Dane County’s Personnel and Finance Committee recommended eliminating a fee charged to parents of youth who are placed in the county’s home detention program.
The ordinance and corresponding 2020 operating budget amendment recommended Tuesday would remove the $3 per day fee for juveniles who are monitored in home detention, which is meant to be an alternative to placing youth at the juvenile detention center or at a shelter home.
Dane County Supervisor Carousel Bayrd, District 8, a sponsor of the ordinance and amendment said she wants to encourage families to choose home detention.
“Placement of a youth in their home with their family should be the top choice, and I don’t want fees or costs to get in the way,” Bayrd said.
Elimination of the fee would result in a reduction of $1,500 in revenue. Dane County Juvenile Court Administrator John Bauman said the fee is “one that can be dropped pretty easily” due to the minimal amount of revenue.
Revenue from the fee would support staff who monitor youth in home detention.
The Dane County Board of Supervisors will need to vote on the ordinance and budget amendment to make the change. Budget deliberations begin Monday at 7 p.m. in room 201 of the City-County Building, 210 Martin Luther King, Jr. Blvd.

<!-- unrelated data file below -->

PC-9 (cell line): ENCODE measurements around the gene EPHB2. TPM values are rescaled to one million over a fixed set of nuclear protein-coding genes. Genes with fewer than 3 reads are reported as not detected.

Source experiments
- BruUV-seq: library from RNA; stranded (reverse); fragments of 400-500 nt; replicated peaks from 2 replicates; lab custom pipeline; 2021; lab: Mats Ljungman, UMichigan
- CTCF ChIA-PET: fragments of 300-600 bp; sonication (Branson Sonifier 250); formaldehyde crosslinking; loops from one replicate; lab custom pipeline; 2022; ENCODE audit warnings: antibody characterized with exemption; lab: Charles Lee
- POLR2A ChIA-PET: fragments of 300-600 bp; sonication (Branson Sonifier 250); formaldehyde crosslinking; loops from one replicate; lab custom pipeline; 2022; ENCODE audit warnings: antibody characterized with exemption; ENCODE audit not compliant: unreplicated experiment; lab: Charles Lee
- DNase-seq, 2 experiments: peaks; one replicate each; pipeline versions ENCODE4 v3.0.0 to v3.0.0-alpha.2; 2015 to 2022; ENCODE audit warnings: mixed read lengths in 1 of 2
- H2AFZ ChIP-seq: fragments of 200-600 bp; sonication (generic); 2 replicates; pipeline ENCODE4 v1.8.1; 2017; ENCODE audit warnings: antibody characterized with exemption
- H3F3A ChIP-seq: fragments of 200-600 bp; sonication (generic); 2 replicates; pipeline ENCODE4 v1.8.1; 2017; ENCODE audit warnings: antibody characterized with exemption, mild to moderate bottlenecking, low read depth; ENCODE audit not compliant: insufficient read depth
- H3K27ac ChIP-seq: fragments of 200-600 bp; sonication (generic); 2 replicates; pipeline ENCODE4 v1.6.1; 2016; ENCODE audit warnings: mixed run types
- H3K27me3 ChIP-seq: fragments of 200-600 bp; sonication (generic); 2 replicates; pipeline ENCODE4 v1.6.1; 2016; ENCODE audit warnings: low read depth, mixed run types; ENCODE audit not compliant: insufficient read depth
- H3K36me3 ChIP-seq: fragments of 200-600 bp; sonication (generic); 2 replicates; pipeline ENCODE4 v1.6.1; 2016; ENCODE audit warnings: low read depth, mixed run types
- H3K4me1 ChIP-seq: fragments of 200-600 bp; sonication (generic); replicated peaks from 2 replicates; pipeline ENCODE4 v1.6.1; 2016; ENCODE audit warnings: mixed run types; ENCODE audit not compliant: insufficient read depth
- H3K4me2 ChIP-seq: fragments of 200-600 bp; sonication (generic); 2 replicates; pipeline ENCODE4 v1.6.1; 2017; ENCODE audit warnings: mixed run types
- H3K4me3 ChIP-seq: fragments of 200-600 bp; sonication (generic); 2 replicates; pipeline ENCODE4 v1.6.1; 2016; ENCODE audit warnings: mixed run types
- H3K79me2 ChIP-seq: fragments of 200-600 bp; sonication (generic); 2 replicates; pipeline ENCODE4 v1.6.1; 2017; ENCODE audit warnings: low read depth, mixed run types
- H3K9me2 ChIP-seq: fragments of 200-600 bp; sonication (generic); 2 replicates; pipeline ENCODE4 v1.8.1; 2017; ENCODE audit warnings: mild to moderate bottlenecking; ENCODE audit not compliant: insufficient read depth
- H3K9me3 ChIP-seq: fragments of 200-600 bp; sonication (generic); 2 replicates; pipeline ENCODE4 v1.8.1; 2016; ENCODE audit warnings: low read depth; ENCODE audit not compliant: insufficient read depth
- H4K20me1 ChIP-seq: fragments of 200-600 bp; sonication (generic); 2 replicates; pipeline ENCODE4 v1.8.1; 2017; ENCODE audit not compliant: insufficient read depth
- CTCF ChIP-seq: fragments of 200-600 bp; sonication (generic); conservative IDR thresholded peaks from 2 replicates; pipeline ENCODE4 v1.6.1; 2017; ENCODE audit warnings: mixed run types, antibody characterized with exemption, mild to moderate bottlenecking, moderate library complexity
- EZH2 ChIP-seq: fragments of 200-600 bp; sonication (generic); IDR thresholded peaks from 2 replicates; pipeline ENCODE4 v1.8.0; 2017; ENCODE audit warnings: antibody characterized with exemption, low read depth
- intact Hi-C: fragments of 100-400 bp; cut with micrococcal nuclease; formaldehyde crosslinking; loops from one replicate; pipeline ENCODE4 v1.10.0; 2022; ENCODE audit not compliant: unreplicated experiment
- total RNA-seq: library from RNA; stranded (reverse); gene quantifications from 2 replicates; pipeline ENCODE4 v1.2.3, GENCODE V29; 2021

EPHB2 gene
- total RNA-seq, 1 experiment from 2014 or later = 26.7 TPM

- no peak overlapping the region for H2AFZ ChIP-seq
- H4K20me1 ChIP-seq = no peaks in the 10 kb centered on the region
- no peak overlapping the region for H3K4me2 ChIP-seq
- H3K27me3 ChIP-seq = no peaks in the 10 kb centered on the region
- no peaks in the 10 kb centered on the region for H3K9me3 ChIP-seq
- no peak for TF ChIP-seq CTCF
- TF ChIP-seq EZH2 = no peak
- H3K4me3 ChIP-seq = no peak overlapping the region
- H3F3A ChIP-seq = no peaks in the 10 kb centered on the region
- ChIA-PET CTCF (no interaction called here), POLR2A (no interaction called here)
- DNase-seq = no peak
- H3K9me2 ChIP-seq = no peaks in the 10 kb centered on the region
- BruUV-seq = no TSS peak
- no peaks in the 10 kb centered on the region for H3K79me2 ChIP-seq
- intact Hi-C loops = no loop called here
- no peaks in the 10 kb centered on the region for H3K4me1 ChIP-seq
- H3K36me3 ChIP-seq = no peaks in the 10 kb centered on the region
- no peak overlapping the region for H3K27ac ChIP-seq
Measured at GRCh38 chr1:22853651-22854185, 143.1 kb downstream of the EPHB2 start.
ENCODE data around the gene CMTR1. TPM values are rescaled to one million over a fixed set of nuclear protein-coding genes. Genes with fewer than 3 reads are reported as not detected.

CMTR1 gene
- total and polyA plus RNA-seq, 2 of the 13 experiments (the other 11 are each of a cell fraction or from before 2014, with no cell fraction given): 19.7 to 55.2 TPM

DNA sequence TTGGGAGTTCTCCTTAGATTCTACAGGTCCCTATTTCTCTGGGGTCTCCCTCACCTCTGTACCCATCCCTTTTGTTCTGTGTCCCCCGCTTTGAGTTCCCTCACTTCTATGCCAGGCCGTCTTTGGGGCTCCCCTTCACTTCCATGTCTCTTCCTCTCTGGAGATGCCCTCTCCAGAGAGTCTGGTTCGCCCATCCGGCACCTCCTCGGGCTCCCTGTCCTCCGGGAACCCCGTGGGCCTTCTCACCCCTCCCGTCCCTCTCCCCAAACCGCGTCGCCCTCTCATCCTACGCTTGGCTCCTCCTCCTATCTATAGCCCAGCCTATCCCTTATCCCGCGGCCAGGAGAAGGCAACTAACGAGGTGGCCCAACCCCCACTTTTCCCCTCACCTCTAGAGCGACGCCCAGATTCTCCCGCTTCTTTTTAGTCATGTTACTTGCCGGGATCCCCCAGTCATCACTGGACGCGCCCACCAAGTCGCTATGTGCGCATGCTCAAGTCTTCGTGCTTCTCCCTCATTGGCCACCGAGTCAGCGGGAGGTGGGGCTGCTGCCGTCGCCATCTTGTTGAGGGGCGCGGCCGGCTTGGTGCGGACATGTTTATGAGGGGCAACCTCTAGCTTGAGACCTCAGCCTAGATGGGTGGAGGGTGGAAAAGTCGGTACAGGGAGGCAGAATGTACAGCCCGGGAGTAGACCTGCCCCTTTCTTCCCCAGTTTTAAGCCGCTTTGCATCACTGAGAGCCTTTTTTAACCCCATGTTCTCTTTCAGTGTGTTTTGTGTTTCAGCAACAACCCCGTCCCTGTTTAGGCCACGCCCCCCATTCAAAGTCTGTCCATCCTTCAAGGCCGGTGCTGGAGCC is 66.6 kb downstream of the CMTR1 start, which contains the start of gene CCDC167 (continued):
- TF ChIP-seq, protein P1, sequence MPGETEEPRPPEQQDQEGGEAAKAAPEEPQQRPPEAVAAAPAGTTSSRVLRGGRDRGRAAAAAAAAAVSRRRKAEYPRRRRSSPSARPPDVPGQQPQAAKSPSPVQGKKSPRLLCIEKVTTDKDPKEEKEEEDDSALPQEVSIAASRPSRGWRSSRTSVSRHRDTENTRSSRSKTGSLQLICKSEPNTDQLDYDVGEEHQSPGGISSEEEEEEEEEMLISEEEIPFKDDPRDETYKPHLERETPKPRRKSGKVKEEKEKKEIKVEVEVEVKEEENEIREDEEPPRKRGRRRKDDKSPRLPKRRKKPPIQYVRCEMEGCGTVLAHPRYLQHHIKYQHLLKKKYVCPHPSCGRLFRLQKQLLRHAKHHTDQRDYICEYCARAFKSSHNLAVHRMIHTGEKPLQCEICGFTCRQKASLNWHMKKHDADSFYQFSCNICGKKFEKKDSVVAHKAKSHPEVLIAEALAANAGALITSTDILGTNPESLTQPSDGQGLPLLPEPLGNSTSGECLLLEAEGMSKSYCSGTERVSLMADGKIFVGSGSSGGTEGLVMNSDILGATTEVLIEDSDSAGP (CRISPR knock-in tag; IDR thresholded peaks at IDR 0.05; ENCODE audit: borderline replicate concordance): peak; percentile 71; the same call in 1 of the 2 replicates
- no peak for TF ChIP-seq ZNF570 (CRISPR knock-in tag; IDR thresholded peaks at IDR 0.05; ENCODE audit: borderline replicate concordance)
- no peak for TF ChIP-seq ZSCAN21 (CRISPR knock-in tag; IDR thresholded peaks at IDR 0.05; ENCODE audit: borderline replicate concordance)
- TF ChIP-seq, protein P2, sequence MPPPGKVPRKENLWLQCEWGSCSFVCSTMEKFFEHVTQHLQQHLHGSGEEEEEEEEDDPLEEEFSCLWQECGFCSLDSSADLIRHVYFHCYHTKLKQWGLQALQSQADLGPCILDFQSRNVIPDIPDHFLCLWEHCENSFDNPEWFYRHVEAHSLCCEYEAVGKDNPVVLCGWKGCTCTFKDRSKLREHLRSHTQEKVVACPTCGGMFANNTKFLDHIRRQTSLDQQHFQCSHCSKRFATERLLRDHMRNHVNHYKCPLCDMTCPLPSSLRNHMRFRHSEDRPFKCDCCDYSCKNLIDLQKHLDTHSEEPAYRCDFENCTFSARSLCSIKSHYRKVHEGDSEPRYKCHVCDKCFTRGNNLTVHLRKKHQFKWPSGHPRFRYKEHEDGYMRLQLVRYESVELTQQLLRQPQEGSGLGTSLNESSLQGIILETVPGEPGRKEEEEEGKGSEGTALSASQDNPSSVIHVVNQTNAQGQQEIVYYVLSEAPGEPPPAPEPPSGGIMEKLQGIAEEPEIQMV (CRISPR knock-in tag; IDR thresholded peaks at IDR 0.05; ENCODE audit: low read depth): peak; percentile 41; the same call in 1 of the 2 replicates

The recommendation follows a change in the 2019 budget that removed fees billed to families of juveniles who are held in custody at the Dane County Juvenile Detention Center located on the second floor of the City-County Building.
The full amount that previously was billed to families of youth at the detention center was $130 per night, which brought in $4,000 per month in revenue for the detention center. The fee was evaluated on a sliding scale based on child support standards.
Public Protection & Judiciary Committee Chair Maureen McCarville, who also represents District 22, said she is interested in starting a subcommittee or work group to study fees and "effect some change" rather than making adjustments piecemeal.
Bayrd said she plans to continue working on ways to reduce other fees assessed to people caught up in the criminal justice system.
“One of the top reasons why I’ll be running for re-election is to continue to have the conversation about reducing fees in the criminal justice system,” Bayrd said.